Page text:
I review Nightwing #24 by Kyle Higgins and Will Conrad from DC Comics.
Story: Kyle Higgins | Art: Will Conrad | Publisher: DC Comics | Price: $2.99
Who gets the last laugh? The Prankster vs. Nightwing!
What we’re looking at here may be the conclusion to one of the best story arcs on Nightwing yet in the New 52 and whilst it has had to suffer from the change of Brett Booth to Will Conrad on artistic duties, Nightwing #24 still manages to deliver on everything that was established in previous issues, as we come to a fitting conclusion before Zero Year, and after that brief stint in the past things will never be the same again for Dick Grayson, who thanks to the Crime Syndicate of America in Forever Evil, is now known to the whole world, posing a boatload of problems especially given his recent friendship with two new roommates, Michael and Joey.
Kyle Higgins sees the storyline that has been building up since #19 come to a dramatic conclusion that works really well. This title is one of my favourite at DC and it’s one that manages to be a lot of fun each month, and it’s good to see that the two main Bat-Family books not starring Batman (Nightwing and Batgirl) are doing really well and this issue continues the series fine form.
The best Kyle Higgins story arc so far easily has to go to this current arc and that’s down to Nightwing’s move to Chicago. it just seemed to fit the character, and gave him a nice move away from the previous issues which seemed to connect too heavily to the Night of Owls storyline as well as the Death of the Family epic. Lurking in Batman’s shadow for so long it’s nice to see Nightwing emerge finally as a solid and independent book, even if we know it’s only bittersweet because of Forever Evil #1. In fact, the only thing that let this issue down from becoming great was it seemed to wrap things up too smooth and too quickly, and it didn’t help that the real threat which didn’t come from Tony Zucco but the Prankster seemed to be watered down as his origin story undermines the threat of the character that was built up in the previous issues, and he’ll go down as another weak villain in Nightwing’s Rogue Gallery. I’m not the biggest Nightwing fan but a strong Rogue Gallery is what the book needs – you look at the past issues for this title in the New 52 and I can barely remember the names of any of them. They lack the memorable factor to become recurring, which was a real shame as that among other things really lowered the overall impact that this issue could have had for me.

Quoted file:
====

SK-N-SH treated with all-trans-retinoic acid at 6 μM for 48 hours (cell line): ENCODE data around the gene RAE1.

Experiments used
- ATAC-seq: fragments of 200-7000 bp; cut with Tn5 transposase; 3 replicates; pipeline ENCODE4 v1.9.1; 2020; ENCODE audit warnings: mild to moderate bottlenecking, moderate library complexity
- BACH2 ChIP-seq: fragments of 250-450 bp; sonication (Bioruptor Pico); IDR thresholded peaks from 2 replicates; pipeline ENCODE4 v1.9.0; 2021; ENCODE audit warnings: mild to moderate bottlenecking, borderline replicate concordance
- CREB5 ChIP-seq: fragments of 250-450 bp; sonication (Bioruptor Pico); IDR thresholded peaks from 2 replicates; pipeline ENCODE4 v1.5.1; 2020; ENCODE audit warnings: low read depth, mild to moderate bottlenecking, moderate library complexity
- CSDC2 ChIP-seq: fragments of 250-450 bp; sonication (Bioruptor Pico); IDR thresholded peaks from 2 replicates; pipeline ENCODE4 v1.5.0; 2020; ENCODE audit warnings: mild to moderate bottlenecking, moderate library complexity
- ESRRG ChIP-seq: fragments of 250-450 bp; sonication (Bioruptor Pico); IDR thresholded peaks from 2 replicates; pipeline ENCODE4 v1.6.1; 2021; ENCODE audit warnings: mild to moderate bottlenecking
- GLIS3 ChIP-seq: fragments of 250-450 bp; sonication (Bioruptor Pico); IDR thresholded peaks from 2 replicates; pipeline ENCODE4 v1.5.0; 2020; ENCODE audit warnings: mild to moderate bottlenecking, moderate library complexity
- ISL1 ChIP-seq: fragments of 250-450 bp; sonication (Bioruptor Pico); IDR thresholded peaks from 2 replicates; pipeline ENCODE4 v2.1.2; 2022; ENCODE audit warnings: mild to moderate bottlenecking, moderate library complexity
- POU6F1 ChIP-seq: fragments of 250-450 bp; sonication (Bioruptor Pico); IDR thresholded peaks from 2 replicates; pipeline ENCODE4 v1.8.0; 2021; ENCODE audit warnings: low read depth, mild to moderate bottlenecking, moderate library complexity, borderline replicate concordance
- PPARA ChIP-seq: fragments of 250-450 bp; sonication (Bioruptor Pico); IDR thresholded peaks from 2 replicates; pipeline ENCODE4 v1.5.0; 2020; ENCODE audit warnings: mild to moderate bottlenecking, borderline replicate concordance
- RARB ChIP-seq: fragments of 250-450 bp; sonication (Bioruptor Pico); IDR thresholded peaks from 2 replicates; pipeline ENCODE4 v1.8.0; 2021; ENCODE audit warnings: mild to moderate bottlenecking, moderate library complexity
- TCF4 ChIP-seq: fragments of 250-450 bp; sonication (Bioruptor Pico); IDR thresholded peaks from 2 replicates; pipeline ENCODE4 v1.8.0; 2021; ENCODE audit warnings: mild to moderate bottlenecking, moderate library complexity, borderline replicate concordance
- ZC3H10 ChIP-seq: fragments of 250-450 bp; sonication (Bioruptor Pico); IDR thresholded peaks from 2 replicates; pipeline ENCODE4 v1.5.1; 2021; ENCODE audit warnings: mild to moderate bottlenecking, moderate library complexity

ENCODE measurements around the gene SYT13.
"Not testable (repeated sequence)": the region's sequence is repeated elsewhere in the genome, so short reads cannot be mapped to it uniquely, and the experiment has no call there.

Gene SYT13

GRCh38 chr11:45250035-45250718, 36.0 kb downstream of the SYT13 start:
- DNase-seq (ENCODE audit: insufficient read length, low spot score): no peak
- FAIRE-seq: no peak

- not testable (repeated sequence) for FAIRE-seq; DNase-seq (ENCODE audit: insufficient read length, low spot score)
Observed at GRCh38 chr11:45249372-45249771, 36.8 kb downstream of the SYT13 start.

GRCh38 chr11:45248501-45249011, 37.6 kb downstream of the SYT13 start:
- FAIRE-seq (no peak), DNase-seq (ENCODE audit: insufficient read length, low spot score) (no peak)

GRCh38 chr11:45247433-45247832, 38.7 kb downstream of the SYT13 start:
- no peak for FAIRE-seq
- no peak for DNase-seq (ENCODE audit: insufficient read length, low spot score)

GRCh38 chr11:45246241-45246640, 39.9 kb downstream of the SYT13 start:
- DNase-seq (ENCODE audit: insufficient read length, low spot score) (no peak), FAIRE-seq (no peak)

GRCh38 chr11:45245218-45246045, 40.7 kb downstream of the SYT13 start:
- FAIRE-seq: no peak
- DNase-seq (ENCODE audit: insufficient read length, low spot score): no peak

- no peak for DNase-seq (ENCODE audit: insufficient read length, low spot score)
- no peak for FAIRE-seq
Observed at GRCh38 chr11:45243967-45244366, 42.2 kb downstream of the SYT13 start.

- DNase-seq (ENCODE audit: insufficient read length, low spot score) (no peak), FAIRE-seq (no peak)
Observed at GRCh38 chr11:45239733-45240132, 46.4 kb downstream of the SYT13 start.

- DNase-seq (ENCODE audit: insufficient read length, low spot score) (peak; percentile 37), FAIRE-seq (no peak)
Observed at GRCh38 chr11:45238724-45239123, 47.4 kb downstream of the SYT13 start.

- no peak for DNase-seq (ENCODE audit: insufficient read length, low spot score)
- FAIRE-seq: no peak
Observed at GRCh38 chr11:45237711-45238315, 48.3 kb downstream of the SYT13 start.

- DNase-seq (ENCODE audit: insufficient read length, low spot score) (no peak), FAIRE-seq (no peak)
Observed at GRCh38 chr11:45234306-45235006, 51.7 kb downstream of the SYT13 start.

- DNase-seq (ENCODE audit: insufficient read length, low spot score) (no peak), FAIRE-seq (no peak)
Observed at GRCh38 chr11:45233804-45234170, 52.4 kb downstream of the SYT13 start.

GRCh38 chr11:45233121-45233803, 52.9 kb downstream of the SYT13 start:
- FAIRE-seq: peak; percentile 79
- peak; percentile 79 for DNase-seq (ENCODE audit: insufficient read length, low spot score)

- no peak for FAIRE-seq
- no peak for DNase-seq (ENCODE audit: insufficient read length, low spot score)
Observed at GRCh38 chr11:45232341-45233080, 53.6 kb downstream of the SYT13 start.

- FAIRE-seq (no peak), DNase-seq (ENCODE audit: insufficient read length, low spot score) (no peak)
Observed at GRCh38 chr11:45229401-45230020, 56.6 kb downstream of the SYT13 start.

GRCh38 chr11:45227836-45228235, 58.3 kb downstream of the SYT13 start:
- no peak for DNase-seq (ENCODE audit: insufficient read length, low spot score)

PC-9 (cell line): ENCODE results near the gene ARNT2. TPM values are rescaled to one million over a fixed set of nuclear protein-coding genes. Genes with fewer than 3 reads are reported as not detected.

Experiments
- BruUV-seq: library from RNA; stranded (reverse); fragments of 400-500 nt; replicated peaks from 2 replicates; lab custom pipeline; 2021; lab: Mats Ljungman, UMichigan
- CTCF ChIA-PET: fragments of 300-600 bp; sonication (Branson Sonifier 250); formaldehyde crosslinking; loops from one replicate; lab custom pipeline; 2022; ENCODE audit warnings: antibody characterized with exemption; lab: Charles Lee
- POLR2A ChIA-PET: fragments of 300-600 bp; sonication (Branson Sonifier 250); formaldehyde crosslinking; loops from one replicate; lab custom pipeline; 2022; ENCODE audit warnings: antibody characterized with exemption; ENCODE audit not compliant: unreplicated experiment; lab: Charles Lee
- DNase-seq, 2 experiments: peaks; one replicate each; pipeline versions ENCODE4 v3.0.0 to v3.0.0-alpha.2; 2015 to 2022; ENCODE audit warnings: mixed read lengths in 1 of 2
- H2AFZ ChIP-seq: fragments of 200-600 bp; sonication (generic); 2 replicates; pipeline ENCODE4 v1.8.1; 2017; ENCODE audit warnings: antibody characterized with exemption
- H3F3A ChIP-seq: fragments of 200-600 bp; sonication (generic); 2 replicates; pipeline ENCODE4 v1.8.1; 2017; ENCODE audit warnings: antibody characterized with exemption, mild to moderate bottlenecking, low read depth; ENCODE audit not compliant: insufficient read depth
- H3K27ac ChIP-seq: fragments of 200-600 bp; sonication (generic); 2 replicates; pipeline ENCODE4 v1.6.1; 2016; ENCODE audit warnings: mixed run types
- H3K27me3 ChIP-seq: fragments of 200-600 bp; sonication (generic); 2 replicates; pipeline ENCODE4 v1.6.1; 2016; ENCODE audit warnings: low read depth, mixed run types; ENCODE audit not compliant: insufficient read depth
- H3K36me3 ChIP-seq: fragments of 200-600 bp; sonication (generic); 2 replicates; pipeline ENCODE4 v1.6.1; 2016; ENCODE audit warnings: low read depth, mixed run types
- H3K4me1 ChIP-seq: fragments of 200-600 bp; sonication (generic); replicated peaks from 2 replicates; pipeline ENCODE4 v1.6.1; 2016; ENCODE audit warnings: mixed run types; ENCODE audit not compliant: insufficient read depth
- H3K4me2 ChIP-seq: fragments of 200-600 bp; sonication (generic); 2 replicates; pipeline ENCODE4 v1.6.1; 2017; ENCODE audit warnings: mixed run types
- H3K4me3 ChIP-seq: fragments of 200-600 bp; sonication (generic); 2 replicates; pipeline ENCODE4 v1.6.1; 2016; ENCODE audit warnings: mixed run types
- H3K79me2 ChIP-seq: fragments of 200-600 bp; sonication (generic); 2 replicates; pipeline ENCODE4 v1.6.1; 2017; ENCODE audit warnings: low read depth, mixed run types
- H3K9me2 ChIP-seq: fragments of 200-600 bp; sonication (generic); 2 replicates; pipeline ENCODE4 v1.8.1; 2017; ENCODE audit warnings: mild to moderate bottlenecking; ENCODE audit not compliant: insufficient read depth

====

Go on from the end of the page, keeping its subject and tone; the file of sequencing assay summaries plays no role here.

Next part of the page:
Whilst I’ve not enjoyed Will Conrad’s artwork before, having easily preferred Brett Booth – Conrad delivers some impressive scenes here as he manages to handle the title fairly well. The flashback sequences are executed pretty well as one of the strongest points in the book for me with some strong detail, and whilst I’d prefer Booth, I hope that Conrad sticks around for this book as he’s started to get better now with this issue. This title has suffered from frequent changes in the art team and it really isn’t helping the series, as it would be nice for Higgins and Conrad to take over for an entire arc as it’s really something that Nightwing readers are missing. If this series can keep its creative team then I’m no doubt certain that it will enter the ‘must-read’ status each month, as it’s certainly one of the books that I still find myself really looking forward to and after Forever Evil my anticipation for #26, the next issue in the present, is very high and this may well be one of the first books that I read of that week.
The storyline overall then is solid and Nightwing is far from a bad book. Whilst it doesn’t quite lack the brilliance of either Batman or Batgirl, it’s still among the best books of the Bat-Family and I’m enjoying every issue. If you want a fun series that’s entertaining and enjoyable, then Nightwing may well be the book for you.